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The US has not built an icebreaker since the mid-1970s

According to an April 2023 report from the Congressional Research Service (CRS), ‘Coast Guard Polar Security Cutter (Polar Icebreaker) Program: Background and Issues for Congress,’ the US Navy and Coast Guard in 2020 estimated the total procurement costs of the three PSCs in then-year dollars as US$1,038 million, that is, about US$1 billion, for the first ship, US$794 million for the second ship and US$841 million for the third ship, for a combined estimated cost of US$2,673 million, that is, about US$2.7 billion.

As highlighted above, on 23 April 2019, the Coast Guard-Navy Integrated Programme Office for the PSC programme awarded a fixed-price, incentive-firm contract for the detail design and construction for the first PSC to Halter Marine, a shipyard that was owned by Singapore Technologies Engineering. On 29 December 2021, the Coast Guard exercised a fixed-price incentive option to its contract with Halter Marine for the second PSC. In November 2022, ST Engineering sold Halter Marine to Louisiana-based Bollinger Shipyards. The former Halter Marine is now called Bollinger Mississippi Shipbuilding.

In December 2022, the Coast Guard stated that the first PSC ‘might be delivered to the Coast Guard in 2026 or 2027,’ but in April 2023 – during a hearing on the Coast Guard’s proposed FY2024 budget before the Coast Guard and Maritime Transportation subcommittee – Admiral Linda Fagan Commandant of the Coast Guard was unable to confirm dates when questioned by Representative John Garamendi.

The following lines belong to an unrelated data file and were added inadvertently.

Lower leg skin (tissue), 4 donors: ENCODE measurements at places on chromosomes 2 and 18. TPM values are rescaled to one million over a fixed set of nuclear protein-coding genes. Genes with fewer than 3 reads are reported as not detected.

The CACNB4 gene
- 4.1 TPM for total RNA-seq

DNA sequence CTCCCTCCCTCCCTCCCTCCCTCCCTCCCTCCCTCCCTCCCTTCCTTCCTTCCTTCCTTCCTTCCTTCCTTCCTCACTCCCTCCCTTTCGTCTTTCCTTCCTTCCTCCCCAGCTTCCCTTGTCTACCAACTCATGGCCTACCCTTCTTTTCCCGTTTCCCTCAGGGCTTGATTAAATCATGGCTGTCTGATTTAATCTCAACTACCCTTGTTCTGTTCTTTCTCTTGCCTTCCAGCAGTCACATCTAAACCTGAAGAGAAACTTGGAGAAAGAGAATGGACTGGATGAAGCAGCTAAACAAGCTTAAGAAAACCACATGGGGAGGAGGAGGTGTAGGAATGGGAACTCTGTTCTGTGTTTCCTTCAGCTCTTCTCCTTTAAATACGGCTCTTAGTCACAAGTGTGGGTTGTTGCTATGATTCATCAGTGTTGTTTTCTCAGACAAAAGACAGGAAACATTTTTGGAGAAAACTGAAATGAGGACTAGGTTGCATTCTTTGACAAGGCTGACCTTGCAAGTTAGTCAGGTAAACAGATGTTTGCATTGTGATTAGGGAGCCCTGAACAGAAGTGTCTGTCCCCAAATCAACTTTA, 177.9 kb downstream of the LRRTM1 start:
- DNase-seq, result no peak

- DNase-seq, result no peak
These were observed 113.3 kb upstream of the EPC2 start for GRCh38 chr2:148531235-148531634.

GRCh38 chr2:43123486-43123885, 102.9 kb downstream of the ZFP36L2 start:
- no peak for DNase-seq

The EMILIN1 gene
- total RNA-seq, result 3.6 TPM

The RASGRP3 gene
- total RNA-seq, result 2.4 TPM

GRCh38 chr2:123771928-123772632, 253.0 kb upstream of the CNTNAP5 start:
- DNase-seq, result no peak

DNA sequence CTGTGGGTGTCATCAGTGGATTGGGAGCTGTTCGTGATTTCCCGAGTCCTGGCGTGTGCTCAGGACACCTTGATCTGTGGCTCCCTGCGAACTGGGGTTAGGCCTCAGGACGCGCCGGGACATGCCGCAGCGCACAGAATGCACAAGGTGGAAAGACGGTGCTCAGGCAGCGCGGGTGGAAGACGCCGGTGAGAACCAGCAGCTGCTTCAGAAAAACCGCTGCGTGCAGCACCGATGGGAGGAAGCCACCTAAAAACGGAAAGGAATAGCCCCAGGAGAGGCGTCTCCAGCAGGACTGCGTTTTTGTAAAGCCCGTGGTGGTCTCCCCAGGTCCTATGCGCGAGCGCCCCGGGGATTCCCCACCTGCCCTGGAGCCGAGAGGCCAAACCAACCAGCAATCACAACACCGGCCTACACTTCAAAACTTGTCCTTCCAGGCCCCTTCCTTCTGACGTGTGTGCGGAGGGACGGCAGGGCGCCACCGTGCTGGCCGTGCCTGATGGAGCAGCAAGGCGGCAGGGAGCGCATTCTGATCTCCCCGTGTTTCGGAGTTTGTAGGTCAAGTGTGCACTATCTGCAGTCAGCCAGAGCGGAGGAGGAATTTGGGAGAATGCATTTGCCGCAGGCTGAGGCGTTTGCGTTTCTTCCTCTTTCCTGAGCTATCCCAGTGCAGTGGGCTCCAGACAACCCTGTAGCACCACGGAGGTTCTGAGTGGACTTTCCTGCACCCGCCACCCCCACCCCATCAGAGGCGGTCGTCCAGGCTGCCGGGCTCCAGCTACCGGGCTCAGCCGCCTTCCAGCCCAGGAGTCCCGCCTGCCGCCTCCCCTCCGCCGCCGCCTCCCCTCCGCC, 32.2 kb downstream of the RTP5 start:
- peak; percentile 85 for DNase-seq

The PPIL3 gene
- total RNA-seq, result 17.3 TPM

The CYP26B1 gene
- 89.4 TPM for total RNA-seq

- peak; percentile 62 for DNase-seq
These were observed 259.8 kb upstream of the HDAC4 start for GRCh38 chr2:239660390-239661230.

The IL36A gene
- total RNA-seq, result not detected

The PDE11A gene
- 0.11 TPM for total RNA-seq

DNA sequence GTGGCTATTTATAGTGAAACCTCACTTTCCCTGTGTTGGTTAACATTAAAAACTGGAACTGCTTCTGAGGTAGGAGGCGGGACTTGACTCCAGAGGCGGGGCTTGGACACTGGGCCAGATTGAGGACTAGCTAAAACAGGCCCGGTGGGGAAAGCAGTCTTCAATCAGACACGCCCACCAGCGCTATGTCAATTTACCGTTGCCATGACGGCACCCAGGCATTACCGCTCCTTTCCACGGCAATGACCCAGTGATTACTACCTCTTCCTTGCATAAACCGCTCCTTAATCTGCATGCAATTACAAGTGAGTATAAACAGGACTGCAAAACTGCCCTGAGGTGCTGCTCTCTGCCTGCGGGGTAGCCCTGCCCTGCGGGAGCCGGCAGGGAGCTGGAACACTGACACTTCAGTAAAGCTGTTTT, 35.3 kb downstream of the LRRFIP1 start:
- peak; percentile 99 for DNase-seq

Admiral Fagan said: “We are on budget, on contract for the Polar Security Cutter. We continue to work closely with the yard to get to the correct level of maturity on detailed design.”

Interrupting the Admiral, Representative Garamendi said: “This is not going well. There’s all kinds of design problems…” to which the Admiral replied: “I am confident in the design and confident in the yard. We’ve got work to do to mature that design. We have not built an icebreaker in the US since the mid-1970s. This is an incredibly complex ship to build the steel thicknesses. The scantlings will take effort to ensure that the design’s at the right level of maturity.

“If we begin constructing before there’s an appropriate level of design that will continue to delay reaching full operating capacity with the vessel downstream. We are engaged with the yard and in the planning process through the Integrated Planning office with the US Navy.

“Everyone understands the sense of urgency. This is a critical national security need for the country. We need icebreaking capacity as a nation in the Arctic. We’re an arctic nation. We need that icebreaking capacity and we are committed to working with the yard to be 100% confident in the design as we begin to build it, that it will be the capability that the nation needs.”